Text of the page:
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Odyssey Slipways Akira Class Starship Kit Preview

By Rich Dula - images & text © 2010

Scale: 1/2500 - about 7" long and 4¼" inches wide (179mm x 108mm)
Parts: 6 resin - primary hull, two booms, two nacelles, and one weapons pod.
Instructions: Double-sided color decal placement chart
Decals: ALPS-printed waterslide decals with markings for four ships
Molding Quality: 9 - Clean, no major seam lines, no bubbles or voids, minor flash
Detail: 9 - Very nicely done, panel lines and windows are included
Accuracy: 10 - Looks pretty darned close to references on Ex Astris Scientia
MSRP: $49.95 USD (~$51.17 CAN/ € 37.51 EUR) available from Starship Modeler
Overall Rating: 9 - Nice kit that will build up into a good representation with a little cleanup and shaping work.


The Akira first appeared in Star Trek: First Contact as one of the Federation starships battling the Borg cube that was attacking Earth. One of the interesting things about the Akira class is that it was designed by Alex Jaeger of ILM for "First Contact".

[Please click to enlarge]

^ What you get

Image: Main hull

Image: Hull and boom

Image: Decals

[Please click to enlarge]

^ Test fit

Image: Mind the gap

The Akira exists only as a CGI model, which has led to quite a bit of discussion as to how big the “real” ship is. Various references show the size of the ship ranging from 262.13 meters all the way up to 499 meters. Ex Astris Scientia has an entire page devoted to the discussion of the size of the ship.

What's Included

I have the older Jupiter Station kit of this ship, and a few things have changed. According to Odyssey Slipways, this kit is a re-mastering of the kit previously offered by Jupiter Station. It was detailed prior to Odyssey receiving it, and it's my understanding that the person who mastered the original model added the detail. In some ways the re-mastering has improved the original kit, but in others it has made the kit more difficult to build. I'll detail the potential challenges later in this review.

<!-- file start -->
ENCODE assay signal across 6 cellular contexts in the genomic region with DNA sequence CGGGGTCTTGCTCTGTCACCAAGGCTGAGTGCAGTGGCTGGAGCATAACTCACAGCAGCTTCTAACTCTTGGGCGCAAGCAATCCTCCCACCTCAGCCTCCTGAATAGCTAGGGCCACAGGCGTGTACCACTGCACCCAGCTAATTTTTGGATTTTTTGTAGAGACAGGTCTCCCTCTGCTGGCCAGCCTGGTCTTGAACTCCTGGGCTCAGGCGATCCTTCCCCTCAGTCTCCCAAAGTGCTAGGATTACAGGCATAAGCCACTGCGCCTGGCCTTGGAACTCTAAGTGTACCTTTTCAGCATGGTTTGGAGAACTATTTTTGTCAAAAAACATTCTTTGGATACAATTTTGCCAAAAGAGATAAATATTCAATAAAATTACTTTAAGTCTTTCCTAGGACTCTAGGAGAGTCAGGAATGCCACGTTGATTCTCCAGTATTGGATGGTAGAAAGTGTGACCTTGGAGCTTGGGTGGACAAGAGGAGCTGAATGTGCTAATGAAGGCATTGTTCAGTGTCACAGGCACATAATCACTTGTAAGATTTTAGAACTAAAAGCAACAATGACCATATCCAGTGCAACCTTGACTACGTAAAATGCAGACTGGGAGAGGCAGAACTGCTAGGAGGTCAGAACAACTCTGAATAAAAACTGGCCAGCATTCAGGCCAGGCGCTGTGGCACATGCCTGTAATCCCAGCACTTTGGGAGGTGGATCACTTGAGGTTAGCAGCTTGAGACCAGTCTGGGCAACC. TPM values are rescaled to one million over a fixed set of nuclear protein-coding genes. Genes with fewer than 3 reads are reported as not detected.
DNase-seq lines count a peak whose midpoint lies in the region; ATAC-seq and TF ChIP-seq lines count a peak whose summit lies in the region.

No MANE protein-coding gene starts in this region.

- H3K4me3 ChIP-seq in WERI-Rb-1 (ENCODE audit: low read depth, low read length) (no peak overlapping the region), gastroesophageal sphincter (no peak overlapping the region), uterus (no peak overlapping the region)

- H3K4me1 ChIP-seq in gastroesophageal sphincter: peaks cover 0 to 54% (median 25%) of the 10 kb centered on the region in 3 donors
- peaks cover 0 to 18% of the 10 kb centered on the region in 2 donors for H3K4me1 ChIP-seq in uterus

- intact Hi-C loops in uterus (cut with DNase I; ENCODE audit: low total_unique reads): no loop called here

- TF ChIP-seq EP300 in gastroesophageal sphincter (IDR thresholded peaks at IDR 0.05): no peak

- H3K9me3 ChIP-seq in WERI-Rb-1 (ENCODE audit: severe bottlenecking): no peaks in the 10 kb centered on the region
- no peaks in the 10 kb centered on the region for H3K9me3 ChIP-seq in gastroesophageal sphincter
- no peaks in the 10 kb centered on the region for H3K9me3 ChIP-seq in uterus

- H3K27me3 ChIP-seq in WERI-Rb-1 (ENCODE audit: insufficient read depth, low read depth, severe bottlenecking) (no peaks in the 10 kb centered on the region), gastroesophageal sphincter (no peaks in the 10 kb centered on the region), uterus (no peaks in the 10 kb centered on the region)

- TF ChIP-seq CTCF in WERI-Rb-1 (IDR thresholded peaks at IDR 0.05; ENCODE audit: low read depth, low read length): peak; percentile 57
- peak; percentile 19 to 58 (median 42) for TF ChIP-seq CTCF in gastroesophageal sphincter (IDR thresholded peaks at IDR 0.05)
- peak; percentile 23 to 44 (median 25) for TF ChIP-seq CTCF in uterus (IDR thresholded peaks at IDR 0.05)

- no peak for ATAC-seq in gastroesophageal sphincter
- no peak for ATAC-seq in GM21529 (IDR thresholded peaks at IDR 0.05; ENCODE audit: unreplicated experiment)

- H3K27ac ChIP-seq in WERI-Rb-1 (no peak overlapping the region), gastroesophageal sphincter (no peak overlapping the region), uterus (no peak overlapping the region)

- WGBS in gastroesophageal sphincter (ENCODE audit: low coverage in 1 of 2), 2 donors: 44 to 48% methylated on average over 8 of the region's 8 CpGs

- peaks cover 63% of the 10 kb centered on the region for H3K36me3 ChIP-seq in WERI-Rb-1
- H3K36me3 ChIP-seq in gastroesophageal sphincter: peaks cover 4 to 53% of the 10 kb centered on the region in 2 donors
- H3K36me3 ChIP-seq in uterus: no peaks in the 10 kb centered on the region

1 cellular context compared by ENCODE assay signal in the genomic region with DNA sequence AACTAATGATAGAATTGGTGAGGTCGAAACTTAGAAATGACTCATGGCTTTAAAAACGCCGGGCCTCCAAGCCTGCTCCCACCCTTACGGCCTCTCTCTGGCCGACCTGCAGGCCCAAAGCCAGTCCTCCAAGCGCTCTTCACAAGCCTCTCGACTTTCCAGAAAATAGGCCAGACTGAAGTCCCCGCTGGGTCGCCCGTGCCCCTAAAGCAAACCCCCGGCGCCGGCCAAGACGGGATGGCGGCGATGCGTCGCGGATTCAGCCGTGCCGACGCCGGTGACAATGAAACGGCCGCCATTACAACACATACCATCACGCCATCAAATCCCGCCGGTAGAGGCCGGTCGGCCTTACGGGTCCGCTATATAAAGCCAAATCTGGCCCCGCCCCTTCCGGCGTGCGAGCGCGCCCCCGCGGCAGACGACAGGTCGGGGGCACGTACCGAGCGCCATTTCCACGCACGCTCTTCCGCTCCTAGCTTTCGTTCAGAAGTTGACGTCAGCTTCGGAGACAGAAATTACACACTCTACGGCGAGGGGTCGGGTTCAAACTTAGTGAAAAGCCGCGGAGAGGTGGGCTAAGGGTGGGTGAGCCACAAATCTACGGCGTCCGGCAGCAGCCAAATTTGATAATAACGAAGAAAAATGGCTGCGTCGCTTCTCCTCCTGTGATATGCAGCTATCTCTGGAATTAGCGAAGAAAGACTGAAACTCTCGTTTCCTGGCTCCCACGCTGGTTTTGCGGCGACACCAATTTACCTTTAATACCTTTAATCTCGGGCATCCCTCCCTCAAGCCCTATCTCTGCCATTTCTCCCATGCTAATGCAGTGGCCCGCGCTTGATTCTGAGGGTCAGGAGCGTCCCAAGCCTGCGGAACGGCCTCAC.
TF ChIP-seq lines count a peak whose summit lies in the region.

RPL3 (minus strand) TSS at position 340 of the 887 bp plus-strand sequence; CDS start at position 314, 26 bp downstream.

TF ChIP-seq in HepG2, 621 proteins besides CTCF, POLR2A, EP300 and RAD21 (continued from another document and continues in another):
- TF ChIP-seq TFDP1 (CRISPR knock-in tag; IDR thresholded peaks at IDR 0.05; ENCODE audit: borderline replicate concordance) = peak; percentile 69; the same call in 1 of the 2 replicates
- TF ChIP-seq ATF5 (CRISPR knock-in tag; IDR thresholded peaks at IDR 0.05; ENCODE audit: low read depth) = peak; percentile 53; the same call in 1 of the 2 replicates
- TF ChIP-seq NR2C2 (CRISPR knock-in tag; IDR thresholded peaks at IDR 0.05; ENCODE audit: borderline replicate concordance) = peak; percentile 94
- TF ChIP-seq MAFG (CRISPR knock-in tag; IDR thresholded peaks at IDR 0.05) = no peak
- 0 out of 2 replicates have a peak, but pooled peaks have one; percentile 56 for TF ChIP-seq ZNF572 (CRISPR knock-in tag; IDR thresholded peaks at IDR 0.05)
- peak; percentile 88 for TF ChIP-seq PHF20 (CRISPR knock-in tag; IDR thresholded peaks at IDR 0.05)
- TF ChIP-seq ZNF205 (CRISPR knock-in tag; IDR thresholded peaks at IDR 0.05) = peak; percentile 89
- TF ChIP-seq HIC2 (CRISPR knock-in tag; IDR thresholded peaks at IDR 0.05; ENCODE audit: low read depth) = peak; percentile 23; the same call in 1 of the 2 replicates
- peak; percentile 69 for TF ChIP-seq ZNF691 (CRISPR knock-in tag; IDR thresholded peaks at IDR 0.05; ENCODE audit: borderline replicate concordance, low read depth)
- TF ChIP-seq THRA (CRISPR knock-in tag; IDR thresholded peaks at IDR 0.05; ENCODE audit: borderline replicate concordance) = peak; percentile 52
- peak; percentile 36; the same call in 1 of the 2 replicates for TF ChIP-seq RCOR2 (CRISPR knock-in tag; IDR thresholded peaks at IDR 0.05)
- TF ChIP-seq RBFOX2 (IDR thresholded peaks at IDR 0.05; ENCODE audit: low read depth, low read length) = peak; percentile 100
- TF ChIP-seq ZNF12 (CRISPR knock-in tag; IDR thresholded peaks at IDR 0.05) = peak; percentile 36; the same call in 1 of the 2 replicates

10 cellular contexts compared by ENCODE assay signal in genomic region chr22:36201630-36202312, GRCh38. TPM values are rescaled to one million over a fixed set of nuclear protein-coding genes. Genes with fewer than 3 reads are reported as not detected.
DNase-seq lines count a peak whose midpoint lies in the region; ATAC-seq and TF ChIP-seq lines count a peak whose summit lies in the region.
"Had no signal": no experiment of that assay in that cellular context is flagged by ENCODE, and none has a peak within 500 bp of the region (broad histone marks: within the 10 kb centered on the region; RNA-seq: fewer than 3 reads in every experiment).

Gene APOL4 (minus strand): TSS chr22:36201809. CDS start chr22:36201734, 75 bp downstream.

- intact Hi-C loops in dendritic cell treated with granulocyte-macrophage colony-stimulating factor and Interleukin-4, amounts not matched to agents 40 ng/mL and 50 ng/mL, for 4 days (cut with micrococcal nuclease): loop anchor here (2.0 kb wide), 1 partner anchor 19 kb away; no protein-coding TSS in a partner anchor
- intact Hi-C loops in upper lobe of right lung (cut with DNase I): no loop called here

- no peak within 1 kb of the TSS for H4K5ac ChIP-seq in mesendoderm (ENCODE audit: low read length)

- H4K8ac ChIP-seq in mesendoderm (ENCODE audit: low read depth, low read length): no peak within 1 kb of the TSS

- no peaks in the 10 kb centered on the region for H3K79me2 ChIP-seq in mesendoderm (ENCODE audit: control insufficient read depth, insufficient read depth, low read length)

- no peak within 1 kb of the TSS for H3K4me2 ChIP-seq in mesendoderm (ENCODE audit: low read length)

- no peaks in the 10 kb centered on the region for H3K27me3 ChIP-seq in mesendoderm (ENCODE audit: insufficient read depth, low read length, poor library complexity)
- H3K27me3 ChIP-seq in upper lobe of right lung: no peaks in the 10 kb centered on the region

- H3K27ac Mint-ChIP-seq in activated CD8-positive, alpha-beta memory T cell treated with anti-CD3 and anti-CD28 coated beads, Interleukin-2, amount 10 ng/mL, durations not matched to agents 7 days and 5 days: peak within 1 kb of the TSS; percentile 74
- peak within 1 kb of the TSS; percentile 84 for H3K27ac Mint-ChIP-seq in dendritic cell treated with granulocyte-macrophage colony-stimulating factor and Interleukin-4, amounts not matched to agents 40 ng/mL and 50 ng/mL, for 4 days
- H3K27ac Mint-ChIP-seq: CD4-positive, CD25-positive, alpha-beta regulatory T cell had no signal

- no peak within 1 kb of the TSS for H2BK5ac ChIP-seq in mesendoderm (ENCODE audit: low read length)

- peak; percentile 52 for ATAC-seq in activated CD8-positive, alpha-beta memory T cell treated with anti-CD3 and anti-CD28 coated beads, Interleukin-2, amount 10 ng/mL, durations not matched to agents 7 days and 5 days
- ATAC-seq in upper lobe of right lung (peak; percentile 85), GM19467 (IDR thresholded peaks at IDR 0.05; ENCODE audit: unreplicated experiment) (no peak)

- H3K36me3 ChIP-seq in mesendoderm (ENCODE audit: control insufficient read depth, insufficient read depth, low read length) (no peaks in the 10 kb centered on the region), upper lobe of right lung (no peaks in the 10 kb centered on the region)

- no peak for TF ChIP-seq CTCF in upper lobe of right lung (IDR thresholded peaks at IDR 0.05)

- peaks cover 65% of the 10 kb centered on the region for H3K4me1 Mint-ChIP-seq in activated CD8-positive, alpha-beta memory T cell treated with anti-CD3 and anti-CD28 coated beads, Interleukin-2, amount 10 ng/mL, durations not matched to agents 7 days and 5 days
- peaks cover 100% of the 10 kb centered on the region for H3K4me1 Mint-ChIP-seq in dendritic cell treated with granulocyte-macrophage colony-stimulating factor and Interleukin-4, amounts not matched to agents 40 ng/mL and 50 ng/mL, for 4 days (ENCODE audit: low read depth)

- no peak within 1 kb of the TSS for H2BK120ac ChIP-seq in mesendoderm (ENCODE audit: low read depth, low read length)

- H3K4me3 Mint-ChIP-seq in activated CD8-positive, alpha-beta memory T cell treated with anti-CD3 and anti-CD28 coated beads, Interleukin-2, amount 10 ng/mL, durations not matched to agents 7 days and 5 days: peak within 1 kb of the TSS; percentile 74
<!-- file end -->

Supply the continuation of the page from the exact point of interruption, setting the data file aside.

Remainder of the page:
A lot of additional hull detail, including windows, has been cast into the kit. Hull paneling and detail is greatly improved over the Jupiter Station kit. The detailing is fantastic and really brings the ship to life.

There are a total of six parts in the kit - primary hull, two booms, two nacelles, and one weapons pod. The kit is cleanly cast in Odyssey's standard off-white/beige resin and is free from voids or bubbles. The surfaces are smooth and don't have any texturing, so very little sanding will be needed.

A nice sheet of waterslide decals is included, and features a choice of four names - Akira (NCC-62497), Rabin (NCC-63293), Spector (NCC-65549), and Thunderchild (NCC-63549). The decal sheet also includes Federation hull markings, lifeboats, and some stencil markings. No window decals are included, but with windows being cast into the kit itself, they can be either painted or drawn in

Assembly and Finish

I've done some initial dry-fitting of the parts, and it looks like this kit will go together fairly easily, except for the nacelle booms and the main hull. The Jupiter Station kit cast the booms and the main hull as one single assembly. The Odyssey Slipways kit has the same sections cast as three separate parts. There are scalloped depressions in the top of the main hull where the booms will attach, but dry-fitting shows that the booms aren't curved enough to fit into the depressions. Simply attaching bow section the part with super glue, using Zip-Kicker to set the glue, and then affixing the stern section may cause the entire assembly to later “pop” off the hull.

I did a little more work than normal as part of my test fitting, and found that using hot water solves the issue. I warmed water in the microwave, put the forward end of the boom in it for about 30 seconds, and then held the heated boom against the hull section, pressing on the fore and aft areas of the scalloped depression. The heat inside the boom allowed the part to shape itself to the hull, and after holding it for about a minute, I used cold water to “set” the part. A little work on the other boom, and soon both parts were perfectly shaped to fit snugly in position.

There was one prominent pour stub on top of one of the warp nacelles that will have to be removed prior to construction. Fortunately, the pour stub is in the same spot where a mounting hole is supposed to be located for attaching the nacelle to the pylon boom. Simply remove the pour stub, drill out the hole, and you're in business.


I'm looking forward to building this ship and having it become part of my 1:2500 scale fleet. I might just have to pick up another one so I can have a small squadron of these versatile ships. Whether or not you already have the Jupiter Station kit, be sure to pick up one of the new Odyssey Slipways kits. You won't regret it!

Please note that the opinions expressed in this article are those of the reviewer.
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This page copyright © 2010 Starship Modeler™. First posted on 24 March 2010.